Coriolanus listens to his mommy:


O my mother, mother! O!

You have won a happy victory to Rome;

But, for your son, believe it – O, believe it—

Most dangerously you have with him prevail’d,

If not most mortal to him. (5:3)


            Moms want the best for their sons. I guess sometimes they’re overbearing and try to control their children’s lives. I have no experience whatsoever with this. My mom and dad were both much younger than I am now when they first became parents and even though they fumbled their way through parts of it, I would say they did a pretty decent job. As 3 of 5, I got space my other siblings might not have had.

            I moved out of our house at 14 to go to a boarding school (by my own choice), and their influence in my life decisions declined even further. 

            As a kid we used to drive our station wagon to Chicago once or twice a year to go shopping at Water Tower Place, or visit the Museum of Science and Industry, and when we drove home we would drive through Evanston, Winnetka, Lake Forest, turning an hour drive on the expressway into a three-hour tour of the mansions and large homes of the North Shore. My parents ingrained in me a middle class fascination with wealth and the opulence it affords. Then when I was 14 we drove the wood-paneled station wagon into Lake Forest (where my boarding school was) and they left me there, to mingle with and wonder at the BMW-driving, international-traveling, blue-blazered classmates of mine.

One weekend I came home from school and told them about how we helped our Geometry teacher get her car unstuck from the snow and she drove us to Ben and Jerry’s to get a Vermonster. It was the description of the giant ice cream dish that got them. The treat’s structural integrity dissolved as Wager, Tito, Reiser, Leo Kim and I soldiered our way to the elusive glass bottom that we glimpsed only momentarily every time we scraped our spoons against it and swallowed another flavor-miasma that nature never intended. They laughed and laughed and when someone else came over to visit – Uncle Dito or Aunt Sylvia – they’d say: “Gabe, tell that story again, about the car stuck in the snow.” And I’d tell it again, and every time I told it, it became more elaborate and ridiculous and I dropped in more ten dollar P-SAT words to show off.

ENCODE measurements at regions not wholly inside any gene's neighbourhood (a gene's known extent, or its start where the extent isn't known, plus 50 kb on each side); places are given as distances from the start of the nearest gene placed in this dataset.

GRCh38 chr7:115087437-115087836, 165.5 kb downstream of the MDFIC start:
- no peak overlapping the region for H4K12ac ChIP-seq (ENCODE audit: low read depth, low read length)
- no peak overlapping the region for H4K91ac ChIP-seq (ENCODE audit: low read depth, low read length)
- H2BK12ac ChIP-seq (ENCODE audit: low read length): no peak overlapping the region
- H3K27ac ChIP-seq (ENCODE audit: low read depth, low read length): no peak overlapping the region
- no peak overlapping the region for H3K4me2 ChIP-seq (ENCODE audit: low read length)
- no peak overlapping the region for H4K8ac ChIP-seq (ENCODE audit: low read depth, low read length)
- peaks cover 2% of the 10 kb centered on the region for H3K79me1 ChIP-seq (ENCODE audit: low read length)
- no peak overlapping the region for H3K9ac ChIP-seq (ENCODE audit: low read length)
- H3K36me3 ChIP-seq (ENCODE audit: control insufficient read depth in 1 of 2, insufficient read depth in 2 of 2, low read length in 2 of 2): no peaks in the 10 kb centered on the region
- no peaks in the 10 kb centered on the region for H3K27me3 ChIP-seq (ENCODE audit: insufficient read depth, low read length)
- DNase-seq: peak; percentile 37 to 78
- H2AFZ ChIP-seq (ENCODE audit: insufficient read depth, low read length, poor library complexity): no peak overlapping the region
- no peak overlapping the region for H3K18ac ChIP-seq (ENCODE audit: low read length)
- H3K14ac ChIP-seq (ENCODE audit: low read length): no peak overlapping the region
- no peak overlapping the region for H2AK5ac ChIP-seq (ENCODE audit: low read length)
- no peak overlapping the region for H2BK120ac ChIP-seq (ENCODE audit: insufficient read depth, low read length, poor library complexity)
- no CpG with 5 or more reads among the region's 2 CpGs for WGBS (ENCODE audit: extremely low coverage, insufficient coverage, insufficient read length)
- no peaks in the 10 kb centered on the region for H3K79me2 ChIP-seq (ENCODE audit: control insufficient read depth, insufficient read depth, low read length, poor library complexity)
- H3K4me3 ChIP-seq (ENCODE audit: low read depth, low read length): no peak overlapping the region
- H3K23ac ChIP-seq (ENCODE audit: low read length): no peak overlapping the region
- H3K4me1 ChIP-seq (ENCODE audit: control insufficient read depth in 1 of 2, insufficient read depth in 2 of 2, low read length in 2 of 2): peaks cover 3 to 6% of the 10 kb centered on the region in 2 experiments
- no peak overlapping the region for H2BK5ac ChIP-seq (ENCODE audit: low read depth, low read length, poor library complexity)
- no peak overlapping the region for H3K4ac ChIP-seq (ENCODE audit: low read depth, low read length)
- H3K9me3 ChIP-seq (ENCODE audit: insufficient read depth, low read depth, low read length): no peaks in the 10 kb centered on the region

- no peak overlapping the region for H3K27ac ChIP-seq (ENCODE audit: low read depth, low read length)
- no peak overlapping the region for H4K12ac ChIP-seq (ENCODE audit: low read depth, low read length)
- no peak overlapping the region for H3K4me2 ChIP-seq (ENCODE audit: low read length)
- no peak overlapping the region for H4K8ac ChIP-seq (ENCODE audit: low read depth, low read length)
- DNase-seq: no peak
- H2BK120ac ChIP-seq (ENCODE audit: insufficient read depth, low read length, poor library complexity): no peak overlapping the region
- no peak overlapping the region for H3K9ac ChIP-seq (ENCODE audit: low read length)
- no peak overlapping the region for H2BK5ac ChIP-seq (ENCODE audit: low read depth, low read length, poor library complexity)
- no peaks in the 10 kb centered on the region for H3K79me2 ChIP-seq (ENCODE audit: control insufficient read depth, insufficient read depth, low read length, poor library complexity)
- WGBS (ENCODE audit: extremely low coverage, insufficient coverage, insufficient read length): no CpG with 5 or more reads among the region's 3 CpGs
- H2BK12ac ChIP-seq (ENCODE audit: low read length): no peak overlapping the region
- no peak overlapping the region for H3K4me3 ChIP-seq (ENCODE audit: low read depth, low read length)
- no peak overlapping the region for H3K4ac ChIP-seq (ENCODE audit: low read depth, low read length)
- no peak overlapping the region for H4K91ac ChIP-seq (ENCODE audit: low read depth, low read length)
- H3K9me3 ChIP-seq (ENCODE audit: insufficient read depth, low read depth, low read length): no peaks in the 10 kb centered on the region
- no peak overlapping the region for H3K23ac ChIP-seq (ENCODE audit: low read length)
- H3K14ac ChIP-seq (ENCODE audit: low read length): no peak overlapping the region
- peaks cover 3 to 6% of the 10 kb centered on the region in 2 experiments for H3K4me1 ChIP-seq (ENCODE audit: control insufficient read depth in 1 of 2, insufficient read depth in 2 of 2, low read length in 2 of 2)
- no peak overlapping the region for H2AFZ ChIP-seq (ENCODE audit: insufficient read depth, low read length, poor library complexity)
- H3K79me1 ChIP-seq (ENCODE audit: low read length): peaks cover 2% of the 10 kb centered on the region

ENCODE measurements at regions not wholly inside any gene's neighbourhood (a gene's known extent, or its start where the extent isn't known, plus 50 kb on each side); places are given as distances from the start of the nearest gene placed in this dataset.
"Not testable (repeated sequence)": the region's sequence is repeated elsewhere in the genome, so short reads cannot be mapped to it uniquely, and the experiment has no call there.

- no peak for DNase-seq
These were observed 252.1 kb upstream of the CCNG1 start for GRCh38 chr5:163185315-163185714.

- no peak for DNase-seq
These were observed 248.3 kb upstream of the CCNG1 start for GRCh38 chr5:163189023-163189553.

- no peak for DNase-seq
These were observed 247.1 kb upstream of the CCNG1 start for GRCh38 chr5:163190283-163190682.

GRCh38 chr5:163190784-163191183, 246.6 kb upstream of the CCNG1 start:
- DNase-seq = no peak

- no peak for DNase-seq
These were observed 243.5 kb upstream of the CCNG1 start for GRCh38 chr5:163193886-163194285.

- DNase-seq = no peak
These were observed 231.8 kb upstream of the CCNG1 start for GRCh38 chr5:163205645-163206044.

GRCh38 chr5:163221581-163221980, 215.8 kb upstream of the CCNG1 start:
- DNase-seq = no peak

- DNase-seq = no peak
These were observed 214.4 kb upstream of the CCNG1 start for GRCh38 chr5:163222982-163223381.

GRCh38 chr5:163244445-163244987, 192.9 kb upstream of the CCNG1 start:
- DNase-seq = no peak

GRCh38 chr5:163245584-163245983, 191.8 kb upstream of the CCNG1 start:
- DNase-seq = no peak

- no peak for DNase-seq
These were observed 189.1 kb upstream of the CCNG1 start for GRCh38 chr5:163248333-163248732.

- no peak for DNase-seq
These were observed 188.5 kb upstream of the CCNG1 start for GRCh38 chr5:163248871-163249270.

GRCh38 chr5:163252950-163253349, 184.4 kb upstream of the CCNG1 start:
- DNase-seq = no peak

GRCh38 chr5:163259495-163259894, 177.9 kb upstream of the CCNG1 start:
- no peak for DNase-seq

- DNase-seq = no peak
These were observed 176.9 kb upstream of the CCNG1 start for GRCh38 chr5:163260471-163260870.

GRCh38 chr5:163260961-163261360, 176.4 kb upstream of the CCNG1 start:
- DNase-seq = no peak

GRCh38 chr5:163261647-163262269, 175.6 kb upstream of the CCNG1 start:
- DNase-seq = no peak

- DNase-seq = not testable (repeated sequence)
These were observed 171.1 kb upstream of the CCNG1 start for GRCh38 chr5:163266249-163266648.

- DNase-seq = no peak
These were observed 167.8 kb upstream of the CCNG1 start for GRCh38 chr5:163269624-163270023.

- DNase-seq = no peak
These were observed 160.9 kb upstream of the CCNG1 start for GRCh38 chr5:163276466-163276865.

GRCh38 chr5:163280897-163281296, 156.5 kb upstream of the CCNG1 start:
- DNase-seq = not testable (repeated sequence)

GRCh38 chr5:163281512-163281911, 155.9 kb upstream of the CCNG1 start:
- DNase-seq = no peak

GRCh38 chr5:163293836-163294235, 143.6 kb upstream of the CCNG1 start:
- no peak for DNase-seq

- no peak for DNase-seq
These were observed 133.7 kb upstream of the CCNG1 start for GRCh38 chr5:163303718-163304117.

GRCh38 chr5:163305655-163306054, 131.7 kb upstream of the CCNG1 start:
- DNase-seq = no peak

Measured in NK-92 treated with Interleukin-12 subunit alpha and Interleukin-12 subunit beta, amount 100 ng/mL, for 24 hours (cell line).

It became clear soon after that storytelling was in my nature. 

Sarah Conner wanted the best for John Conner, so she trained him to be a soldier and stuff and he defeated the army of the robots. Coriolanus was a soldier and his mom wanted him to be a politician and he achieved greatness, but it cost him his life. My parents wanted me to be whatever I wanted to be, so I do this and call it work. It ain’t exactly bringing in the harvest, but it's all I got to try to make a difference. I don't think there are any Volscians left in the world to get betrayed by and I'm no damn good at fighting robots either.

No comments:

Post a Comment